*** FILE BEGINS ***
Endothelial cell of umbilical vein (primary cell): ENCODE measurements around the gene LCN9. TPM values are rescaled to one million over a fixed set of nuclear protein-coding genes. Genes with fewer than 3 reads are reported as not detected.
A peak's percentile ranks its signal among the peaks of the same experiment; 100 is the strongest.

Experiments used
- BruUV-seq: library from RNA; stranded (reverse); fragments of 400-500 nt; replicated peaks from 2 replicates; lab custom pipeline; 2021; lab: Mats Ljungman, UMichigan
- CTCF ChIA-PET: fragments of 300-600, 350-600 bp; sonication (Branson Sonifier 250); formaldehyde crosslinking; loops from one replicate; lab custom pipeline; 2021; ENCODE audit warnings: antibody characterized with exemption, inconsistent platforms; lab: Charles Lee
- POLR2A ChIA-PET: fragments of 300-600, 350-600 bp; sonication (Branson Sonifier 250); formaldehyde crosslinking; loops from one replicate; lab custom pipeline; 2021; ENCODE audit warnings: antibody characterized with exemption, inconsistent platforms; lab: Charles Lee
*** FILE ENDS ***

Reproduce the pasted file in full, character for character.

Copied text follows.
Endothelial cell of umbilical vein (primary cell): ENCODE measurements around the gene LCN9. TPM values are rescaled to one million over a fixed set of nuclear protein-coding genes. Genes with fewer than 3 reads are reported as not detected.
A peak's percentile ranks its signal among the peaks of the same experiment; 100 is the strongest.

Experiments used
- BruUV-seq: library from RNA; stranded (reverse); fragments of 400-500 nt; replicated peaks from 2 replicates; lab custom pipeline; 2021; lab: Mats Ljungman, UMichigan
- CTCF ChIA-PET: fragments of 300-600, 350-600 bp; sonication (Branson Sonifier 250); formaldehyde crosslinking; loops from one replicate; lab custom pipeline; 2021; ENCODE audit warnings: antibody characterized with exemption, inconsistent platforms; lab: Charles Lee
- POLR2A ChIA-PET: fragments of 300-600, 350-600 bp; sonication (Branson Sonifier 250); formaldehyde crosslinking; loops from one replicate; lab custom pipeline; 2021; ENCODE audit warnings: antibody characterized with exemption, inconsistent platforms; lab: Charles Lee